If you wanted to explore Mars, what kind of bridge would you take with you? How would you build the bridges? How would you make sure the bridge will work for a variety of terrain? Since you must carry the bridge all the way to Mars, it must be small, light, and highly reliable. Researchers from the Technical University of Munich have a wonderful answer: a tensegrity truss.
Tensegrity masts are also used for deploying a variety of instrumentation and solar panels on orbiting satellites. The tensile network is bearing the weight of the structure; by increasing the tension, the mast deploys. It’s a remarkably material-efficient way to “reach out” with structure. Tensegrity masts can even teach us how to reach out more effectively with our arms and legs.
Computer programming has changed tremendously over the last two decades, but some ideas have stood the test of time. In Object Oriented Analysis and Design, first published in 1990, software architect Grady Booch noted:
“Modularity is the property of a system that has been decomposed into a set of cohesive and loosely coupled modules.”
Today, Booch’s ideas of loosely coupled design are embraced by programmers world-wide. In well-designed computer programs, each module does a small number of things well. There are specific and well-defined ways that a module talks with other modules. Modules are functionally independent; changes to one module will not affect other modules.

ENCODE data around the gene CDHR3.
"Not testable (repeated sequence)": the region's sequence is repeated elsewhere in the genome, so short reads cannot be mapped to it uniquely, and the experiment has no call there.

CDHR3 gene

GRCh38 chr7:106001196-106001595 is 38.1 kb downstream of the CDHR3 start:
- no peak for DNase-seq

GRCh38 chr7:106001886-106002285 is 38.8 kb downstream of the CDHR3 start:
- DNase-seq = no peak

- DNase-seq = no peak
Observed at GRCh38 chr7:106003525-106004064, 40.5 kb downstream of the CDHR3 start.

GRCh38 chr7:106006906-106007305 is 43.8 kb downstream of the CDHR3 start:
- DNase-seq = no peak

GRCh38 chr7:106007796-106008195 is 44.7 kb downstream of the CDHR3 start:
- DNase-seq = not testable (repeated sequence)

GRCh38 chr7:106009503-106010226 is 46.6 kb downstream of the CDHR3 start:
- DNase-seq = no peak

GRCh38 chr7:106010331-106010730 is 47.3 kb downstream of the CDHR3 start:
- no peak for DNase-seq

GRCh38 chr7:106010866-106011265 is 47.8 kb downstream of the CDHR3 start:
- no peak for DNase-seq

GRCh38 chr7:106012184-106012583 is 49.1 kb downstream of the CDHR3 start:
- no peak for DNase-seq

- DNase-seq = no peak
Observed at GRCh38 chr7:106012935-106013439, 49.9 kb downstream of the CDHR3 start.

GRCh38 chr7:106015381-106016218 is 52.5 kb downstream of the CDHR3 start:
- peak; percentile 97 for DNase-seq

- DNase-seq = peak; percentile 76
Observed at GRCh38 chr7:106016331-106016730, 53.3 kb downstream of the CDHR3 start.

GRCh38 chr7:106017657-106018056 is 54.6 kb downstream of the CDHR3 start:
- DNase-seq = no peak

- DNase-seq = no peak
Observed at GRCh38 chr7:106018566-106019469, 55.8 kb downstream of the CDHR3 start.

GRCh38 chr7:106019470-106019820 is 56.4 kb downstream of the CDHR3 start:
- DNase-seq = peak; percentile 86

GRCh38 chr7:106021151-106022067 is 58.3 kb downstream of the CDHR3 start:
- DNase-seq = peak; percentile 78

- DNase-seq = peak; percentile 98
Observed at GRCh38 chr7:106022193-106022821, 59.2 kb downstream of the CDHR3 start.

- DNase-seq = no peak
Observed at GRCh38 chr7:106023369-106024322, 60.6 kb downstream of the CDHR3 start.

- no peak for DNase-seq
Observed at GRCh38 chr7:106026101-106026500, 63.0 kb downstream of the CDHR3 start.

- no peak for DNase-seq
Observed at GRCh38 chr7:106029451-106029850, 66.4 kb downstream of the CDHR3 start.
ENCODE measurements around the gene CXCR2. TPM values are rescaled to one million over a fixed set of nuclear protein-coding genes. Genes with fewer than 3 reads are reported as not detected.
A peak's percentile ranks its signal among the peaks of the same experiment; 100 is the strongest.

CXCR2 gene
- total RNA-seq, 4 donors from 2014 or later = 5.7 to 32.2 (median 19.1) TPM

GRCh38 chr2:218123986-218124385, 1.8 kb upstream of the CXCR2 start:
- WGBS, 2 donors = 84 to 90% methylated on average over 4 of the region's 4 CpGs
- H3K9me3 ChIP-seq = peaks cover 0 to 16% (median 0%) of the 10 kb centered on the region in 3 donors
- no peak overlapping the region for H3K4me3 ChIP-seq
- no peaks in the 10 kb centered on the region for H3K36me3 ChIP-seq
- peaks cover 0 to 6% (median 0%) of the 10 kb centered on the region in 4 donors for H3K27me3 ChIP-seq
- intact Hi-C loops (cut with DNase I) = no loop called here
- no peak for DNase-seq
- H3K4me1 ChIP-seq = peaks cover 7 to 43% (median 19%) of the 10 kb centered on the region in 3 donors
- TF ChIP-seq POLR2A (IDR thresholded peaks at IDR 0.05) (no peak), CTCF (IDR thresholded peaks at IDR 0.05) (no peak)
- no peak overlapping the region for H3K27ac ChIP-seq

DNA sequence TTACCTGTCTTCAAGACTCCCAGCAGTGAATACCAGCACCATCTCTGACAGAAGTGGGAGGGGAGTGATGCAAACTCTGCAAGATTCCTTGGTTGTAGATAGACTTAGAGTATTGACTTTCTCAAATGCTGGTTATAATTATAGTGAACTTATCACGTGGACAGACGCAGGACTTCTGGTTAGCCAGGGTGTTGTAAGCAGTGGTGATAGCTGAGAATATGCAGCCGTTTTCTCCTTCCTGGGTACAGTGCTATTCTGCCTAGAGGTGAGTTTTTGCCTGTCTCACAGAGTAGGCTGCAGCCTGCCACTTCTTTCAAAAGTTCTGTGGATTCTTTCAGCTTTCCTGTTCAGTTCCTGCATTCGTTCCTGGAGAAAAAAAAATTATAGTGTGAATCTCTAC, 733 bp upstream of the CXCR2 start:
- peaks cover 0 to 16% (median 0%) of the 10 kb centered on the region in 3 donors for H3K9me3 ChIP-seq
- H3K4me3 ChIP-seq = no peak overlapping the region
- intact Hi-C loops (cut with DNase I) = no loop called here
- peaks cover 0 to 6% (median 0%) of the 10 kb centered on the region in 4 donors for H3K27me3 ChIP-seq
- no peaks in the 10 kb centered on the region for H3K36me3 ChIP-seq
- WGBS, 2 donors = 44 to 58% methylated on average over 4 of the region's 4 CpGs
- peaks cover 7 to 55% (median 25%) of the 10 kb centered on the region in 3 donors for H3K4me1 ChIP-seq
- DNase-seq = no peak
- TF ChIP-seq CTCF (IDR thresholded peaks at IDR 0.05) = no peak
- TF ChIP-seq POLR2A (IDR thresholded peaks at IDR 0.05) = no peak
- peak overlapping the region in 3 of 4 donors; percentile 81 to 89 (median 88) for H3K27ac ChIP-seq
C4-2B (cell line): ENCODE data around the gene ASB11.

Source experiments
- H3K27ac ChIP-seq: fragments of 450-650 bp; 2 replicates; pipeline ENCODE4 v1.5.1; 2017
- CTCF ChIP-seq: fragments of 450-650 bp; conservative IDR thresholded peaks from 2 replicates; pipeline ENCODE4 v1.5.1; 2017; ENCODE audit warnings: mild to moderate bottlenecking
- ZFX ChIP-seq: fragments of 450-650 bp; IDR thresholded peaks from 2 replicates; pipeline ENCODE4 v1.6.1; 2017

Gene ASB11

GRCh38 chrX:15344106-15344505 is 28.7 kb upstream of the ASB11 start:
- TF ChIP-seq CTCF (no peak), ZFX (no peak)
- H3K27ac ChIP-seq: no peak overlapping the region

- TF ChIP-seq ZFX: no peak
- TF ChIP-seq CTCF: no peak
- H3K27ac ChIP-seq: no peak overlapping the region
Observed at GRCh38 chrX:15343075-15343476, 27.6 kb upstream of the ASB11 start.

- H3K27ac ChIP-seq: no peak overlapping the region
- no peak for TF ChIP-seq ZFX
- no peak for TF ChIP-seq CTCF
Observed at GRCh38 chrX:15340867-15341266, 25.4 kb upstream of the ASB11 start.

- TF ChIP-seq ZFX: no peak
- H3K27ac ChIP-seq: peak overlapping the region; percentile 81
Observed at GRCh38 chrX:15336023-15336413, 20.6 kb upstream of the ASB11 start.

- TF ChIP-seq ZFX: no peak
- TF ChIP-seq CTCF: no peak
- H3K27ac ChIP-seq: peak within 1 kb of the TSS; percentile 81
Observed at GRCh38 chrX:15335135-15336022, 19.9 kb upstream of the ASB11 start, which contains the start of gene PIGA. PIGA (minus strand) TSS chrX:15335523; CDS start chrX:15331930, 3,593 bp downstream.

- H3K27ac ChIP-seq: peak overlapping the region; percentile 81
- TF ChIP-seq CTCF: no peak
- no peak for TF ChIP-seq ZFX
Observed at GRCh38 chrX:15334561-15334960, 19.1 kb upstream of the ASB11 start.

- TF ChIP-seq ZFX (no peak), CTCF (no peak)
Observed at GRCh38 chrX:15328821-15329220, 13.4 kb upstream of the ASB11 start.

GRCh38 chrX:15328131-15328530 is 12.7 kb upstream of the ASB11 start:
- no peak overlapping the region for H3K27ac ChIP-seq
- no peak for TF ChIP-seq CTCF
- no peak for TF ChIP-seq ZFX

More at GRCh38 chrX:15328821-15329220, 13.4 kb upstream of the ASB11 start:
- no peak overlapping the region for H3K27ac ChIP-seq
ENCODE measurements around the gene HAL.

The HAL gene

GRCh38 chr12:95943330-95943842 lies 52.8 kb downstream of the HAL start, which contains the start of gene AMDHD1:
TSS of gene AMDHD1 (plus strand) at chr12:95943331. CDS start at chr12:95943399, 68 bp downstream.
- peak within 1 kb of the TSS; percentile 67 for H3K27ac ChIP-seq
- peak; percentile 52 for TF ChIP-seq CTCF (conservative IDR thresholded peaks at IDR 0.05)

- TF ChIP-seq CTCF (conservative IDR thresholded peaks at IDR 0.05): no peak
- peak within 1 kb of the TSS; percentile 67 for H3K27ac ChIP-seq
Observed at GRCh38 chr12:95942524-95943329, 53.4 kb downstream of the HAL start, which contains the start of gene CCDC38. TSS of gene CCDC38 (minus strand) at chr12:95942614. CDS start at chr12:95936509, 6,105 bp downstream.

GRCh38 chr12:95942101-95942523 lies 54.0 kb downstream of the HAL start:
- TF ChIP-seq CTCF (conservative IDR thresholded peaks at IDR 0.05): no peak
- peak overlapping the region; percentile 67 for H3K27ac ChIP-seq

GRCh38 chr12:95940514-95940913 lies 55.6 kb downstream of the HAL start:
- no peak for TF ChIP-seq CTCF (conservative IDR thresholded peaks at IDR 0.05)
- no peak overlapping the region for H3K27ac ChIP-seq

Contrast this with a tightly coupled machine. Parts in a tightly coupled machine are designed to run “like clockwork”. All the parts move in lock-step with each other.
A 19th century orrery: a model of our solar system with all its parts moving “like clockwork”.
There are problems designing programs with a tightly coupled design:
• The modules are large or everything is in one huge module.
• Changes to one module can change the behavior of other modules in unpredictable and undesired ways.
• As the computer program grows, it becomes increasingly difficult or impossible to have it behave correctly.
Our musculoskeletal structure is loosely coupled. Our bones don’t touch; there are no levers or fulcrums. We’re designed to move in a smooth and flowing fashion; we don’t move like a clock or any other tightly coupled machine.
If we are loosely coupled, why don’t we consistently move that way? And what does this have to do with Feldenkrais?